Nomadic Settlers – Settled Nomads
2. Juli bis 28. August 2011
Antje Engelmann (GER), Bruno Jamaica (POR), Christina Kyriazidi (GRE), Christophe Ndabananiye (Rwanda/Germany), Cyrill Lachauer (GER), Dalila Dalléas (FRA/Algeria), Essi Kausalainen (FIN), Inês d’Orey (POR), Joris Vanpoucke (BEL), Juan Duque (COL/BEL), Lan Hungh (Taiwan), Lars Bjerre (DEN), Leena Kela (FIN),Magda Korsinsky (GER), Marcio Carvalho (POR), Michael á Grømma (DEN), Michael Zheng (USA/China), Microclimax (FRA), Paul Huf (GER/MEX), Roberto Duarte (Chile), Rudy Cremonini (ITA), Satch Hoyt (UK), Soavina Ramaroson (Madagaskar), Surya Gied (GER/S-Korea), Yasmin Alt (GER), Yingmei Duan (China)
Curated by Bonaventure S. B. Ndikung, Simone Kraft and Pauline Doutreluingne
for a German version of the concept, please click here
Ever since, man has had the urge to wander, to travel, to glance beyond his familiar horizon. Literature and art are full of works thematizing this human desire for foreign places. Yet, at least as manifold are the works dealing with the opposite subject: the human need for a home, a fixed, intimate centre of life, where one can settle down and find shelter and security. Being settled and nomadic wandering, the desire for foreign places and the desire for a home are two sides of man that seem to contradict each other, but still cannot be separated from each other.
Romanticism almost paradigmatically thematizes this paradox, whereby, both human desires became central motives. Many paintings and texts focused on wandering and going out into the world; an example is Caspar David Friedrichs’ “Kreidefelsen auf Rügen / Chalk Cliffs on Rügen Island” (1818): three figures, standing with their backs to the viewer, looking out over the far sea. Over this same politically disturbed period of the late 18th and early 19th centuries, there is the need for a real home, the search for the core of the world as the home for all people is a central motif of Romanticism (example: a poem by J. v. Eichendorff, Mondnacht / Moon Night, 1837).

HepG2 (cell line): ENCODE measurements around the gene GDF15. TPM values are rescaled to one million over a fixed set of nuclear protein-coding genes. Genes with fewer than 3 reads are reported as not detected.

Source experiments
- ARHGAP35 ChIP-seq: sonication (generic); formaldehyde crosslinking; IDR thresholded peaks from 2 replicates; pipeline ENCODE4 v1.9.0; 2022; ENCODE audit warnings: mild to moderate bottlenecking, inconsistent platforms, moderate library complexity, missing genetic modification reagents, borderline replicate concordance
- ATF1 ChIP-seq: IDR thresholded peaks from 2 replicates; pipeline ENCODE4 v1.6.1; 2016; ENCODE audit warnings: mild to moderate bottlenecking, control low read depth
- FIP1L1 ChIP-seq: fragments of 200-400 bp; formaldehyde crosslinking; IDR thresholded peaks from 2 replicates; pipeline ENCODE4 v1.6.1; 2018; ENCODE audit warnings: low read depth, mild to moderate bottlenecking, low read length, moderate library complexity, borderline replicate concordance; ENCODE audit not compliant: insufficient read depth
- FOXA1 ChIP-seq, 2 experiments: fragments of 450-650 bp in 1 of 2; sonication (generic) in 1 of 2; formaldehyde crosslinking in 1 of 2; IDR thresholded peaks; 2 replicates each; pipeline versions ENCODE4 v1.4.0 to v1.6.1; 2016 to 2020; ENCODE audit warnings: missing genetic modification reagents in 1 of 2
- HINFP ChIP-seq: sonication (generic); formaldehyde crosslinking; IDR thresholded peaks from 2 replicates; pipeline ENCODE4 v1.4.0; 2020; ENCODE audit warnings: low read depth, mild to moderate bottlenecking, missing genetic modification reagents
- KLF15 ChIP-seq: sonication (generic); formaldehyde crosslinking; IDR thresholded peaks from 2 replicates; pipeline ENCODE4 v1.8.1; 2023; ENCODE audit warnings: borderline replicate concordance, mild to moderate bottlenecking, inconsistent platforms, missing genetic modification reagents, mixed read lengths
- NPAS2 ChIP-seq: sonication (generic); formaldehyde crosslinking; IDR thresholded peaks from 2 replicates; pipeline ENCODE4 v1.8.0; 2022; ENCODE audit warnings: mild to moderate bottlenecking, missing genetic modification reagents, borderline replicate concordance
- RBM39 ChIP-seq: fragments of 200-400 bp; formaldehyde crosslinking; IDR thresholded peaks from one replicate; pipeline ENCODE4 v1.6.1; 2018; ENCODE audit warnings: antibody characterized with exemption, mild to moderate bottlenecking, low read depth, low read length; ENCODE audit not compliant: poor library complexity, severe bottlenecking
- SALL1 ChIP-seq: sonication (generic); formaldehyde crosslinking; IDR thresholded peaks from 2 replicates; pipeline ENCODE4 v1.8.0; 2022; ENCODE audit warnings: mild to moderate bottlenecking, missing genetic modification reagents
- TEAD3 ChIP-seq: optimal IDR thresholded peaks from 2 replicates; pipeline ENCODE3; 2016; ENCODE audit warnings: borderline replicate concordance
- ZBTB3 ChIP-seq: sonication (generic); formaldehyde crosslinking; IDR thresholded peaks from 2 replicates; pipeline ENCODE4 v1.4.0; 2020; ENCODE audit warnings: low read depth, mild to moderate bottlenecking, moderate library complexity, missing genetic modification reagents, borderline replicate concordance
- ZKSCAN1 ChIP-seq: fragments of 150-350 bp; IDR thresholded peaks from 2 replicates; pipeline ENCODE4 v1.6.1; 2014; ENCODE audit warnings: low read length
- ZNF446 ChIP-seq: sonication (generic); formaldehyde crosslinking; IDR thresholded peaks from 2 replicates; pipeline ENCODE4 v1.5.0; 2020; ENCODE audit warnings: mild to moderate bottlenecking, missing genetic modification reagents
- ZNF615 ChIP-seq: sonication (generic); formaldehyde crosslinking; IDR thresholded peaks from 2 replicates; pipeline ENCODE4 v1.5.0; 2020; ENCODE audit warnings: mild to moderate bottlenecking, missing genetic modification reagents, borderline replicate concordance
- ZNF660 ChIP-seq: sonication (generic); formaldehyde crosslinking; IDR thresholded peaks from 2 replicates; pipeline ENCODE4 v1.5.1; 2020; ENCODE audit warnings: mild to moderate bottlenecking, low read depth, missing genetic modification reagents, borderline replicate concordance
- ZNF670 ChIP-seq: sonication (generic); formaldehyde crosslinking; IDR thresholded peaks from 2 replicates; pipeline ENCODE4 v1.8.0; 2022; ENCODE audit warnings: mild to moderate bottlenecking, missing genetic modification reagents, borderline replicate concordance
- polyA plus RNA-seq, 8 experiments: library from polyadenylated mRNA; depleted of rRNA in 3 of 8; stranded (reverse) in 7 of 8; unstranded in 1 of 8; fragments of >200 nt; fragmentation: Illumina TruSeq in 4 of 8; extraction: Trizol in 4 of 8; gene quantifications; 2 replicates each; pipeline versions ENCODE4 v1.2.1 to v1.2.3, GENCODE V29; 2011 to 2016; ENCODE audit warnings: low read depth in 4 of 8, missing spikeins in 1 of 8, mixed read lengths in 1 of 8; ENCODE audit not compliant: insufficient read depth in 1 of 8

Es war, als hätt der Himmel / Die Erde still geküßt, / Daß sie im Blütenschimmer / Von ihm nun träumen müsst. / [... ] / Und meine Seele spannte / Weit ihre Flügel aus, / Flog durch die stillen Lande, / Als flöge sie nach Haus.
It was, as if the sky had / quietly kissed earth, / thus she in flowers’ shimmer / of him now must dream./ [...] and my soul spanned / her wings wide, / flew through the calm lands, / as if it flew home.
Nomadic Settlers vs. Settled Nomads: HOME
What is home? Where is home?
Is home the place of birth or the place of residence? Is it the village, the city, the country or the continent where you live? Or is the spatial home not just one facet of a very complex phenomenon that is familiar to everybody, which one, however, only seldom thinks about consciously? Does not the social home, friends, family, traditions play at least a similar role?
Having developed a settled way of life in the course of time, most people certainly would localise home as a spatial retreat in some way. A nomadic people, however, would find different answers: the whole world is home wherein you live with your group of people. Home gets a temporal connotation.
The connection to a geographical home arouses strong emotions, such as love, pride, patriotism, which for example have been propagated in the big campaign “Du bist Deutschland / You are Germany”, prior to and during the Football World Cup 2006. These emotions are denied to nomads, not having a special localizable home.
Yet the sense of home can change and degenerate: The (too) strong fixation on home gives rise to an excessive need of protection one’s home. Then, foreigners are intruders which have to be held off and one has to defend against “enemies and threats”. Home can cause discrimination, xenophobia and racism.
The nomadic way of living usually is approached with sceptisim, but is wandering around really that foreign to today’s sedentary settlers? Travelling, relocation, commuting between abode and work – Is this not also a form of nomadism?